These private-equity and venture capital funds, registered with the Securities and Exchange Board of India (Sebi) as AIFs, failed to adhere to the fund tenures they had specified in their respective offer documents while garnering the corpus, the people cited above said. Many of the early funds, floated around 2013-14, were scheduled to wind up their operations by 2021-2022.
Rules say a fund can extend its lifecycle by up to two years, but two-thirds of investors in such a fund must give their consent for tenure extension. And once the life of a fund comes to an end, the AIF manager is required to liquidate all the holdings and distribute the proceeds among the investors within a year. Some of these funds are also facing the heat since they went ahead and extended the tenures even though Sebi is yet to provide any exemptions.
In some cases, Sebi observed that the fund managers concerned had unilaterally extended the tenure of the funds without informing the market regulator.
“The rules clearly say the winding up must be completed within one year, and Sebi is well within its rights to initiate action against them,” said one of the sources cited above. “However, this is like a double whammy for the funds that expected Sebi to provide them some leeway. Instead, they have now received Sebi notices.”
Protection of Investor Interests
An email sent to Sebi remained unanswered.
Some believe the Sebi action is aimed at simultaneously ensuring protection of investor interests and transparency standards in a wealth-management segment aimed at savvy and deep-pocketed savers.
“Given the nature of risks involved in private capital, it should not be a surprise if a handful of funds face challenges in realising their investments within the time frame mandated by current regulations,” said a person privy to the development. “As of now, any extension of an AIF beyond two years is not allowed; however, in-specie distribution of assets or liquidation is among the permitted options.”
In-specie distribution refers to allocation of shares in investee companies in favour of the individual AIF contributor if the fund fails to liquidate the illiquid stock and distribute the proceeds. “While investor interest is key, it is also important to ensure that a truthful record of fund value and performance is maintained and disclosed at all times,” said the person cited immediately above.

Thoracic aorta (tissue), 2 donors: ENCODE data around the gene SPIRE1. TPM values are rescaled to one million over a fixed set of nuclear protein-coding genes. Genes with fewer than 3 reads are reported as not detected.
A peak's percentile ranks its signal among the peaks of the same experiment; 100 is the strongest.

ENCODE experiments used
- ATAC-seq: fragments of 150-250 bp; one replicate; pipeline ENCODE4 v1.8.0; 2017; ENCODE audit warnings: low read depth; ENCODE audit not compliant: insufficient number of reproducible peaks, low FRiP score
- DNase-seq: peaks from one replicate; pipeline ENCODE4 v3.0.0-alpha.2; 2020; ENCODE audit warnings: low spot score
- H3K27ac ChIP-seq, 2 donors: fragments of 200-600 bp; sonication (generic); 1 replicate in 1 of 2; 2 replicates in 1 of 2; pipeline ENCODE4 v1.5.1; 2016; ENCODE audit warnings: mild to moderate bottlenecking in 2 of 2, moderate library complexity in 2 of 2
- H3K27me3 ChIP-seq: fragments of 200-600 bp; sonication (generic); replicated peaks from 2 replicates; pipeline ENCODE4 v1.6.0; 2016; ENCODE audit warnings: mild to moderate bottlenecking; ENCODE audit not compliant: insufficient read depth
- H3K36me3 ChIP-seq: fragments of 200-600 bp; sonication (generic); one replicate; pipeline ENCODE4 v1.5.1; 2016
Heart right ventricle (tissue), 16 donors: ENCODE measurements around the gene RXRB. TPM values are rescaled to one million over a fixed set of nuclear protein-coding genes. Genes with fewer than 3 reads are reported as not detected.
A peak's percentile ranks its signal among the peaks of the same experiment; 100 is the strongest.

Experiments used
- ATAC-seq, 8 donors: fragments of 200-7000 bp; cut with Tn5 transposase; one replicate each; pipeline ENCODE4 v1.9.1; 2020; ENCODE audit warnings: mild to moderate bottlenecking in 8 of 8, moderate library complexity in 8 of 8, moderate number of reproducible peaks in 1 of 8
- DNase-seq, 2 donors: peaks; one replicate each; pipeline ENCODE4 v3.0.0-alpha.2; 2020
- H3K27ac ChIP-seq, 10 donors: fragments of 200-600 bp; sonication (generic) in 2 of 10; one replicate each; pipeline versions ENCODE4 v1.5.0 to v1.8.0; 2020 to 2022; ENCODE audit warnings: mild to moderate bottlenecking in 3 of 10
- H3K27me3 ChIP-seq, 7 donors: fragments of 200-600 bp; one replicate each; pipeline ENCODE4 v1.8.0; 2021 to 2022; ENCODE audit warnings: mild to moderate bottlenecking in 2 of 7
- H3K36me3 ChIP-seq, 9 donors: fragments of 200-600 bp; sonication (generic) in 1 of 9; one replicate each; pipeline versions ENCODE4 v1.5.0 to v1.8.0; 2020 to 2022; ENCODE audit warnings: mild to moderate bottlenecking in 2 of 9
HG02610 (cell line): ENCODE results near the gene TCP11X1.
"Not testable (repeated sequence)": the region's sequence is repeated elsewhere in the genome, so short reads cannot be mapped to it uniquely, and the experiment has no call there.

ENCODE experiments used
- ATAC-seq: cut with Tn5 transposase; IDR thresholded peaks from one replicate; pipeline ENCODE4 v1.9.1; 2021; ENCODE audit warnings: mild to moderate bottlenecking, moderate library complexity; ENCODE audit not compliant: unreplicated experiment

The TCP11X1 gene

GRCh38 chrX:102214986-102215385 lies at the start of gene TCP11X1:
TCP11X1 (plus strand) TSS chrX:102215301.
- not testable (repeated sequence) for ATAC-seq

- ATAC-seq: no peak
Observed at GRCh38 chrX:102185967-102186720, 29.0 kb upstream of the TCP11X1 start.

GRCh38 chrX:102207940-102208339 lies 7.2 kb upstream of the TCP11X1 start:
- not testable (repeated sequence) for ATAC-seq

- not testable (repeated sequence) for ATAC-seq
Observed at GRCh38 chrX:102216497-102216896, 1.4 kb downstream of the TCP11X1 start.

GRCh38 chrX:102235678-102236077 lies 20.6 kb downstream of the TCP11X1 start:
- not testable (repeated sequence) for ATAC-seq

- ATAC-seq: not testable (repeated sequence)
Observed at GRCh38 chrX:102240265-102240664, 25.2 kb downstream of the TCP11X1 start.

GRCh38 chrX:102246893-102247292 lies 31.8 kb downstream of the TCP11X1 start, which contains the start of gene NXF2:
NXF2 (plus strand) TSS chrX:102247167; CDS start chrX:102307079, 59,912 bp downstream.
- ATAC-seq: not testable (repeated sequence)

To be sure, PE and VC funds investing in unlisted companies, such as startups, were unable to liquidate their holdings within the one-year timeline due to poor liquidity conditions in the market. Several global and domestic factors, including liquidity drainage by central banks across the globe, led to poor appetite among prospective investors in shares of the old AIFs.
In some cases, the funds were able to find willing buyers, albeit at significantly lower valuations.
Sebi has already asked the respective fund managers to explain why they unilaterally extended tenures of the funds, said the people cited above. Technically, Sebi can levy a penalty on the AIF for not adhering to the norms, while the respective fund managers may be subject to separate penal action, say legal experts.
Between June and October 2022, several funds made representations to the market regulator seeking an extension of timelines. They requested Sebi to allow the funds an additional year to liquidate the holdings. Also, some of the AIFs wanted Sebi to permit further extension of fund life by another two years.
“Since any extension beyond two years of the original term is legally not permissible, AIFs still extending tenures are at Sebi’s mercy that it might take a lenient view, given that disposal of illiquid investments by way of fire-sales, write-offs or an impractical in-kind distribution hurts investor interest,” said Tejesh Chitlangi, senior partner, IC Universal Legal. “The regulator should consider notifying a policy whereby further limited extension, albeit with higher threshold of investor approval, is permitted.”
The regulator is concerned about AIF fund managers forcing their clients to wait longer than originally anticipated. Generally, the rules governing AIFs are ‘light touch’ in nature since only sophisticated investors willing to put in Rs 1 crore or more at one go are allowed to invest in these funds. However, in the recent past, the regulator has been tightening the vigil around AIFs. On one hand, the regulator has tweaked the rules to ensure better governance and transparency, while on the other, Sebi is also initiating proceedings against funds found to be flouting the rules.
“There is far more supervision on AIFs these days with Sebi seeking to impose uniform standards of governance across the industry,” said another person cited above.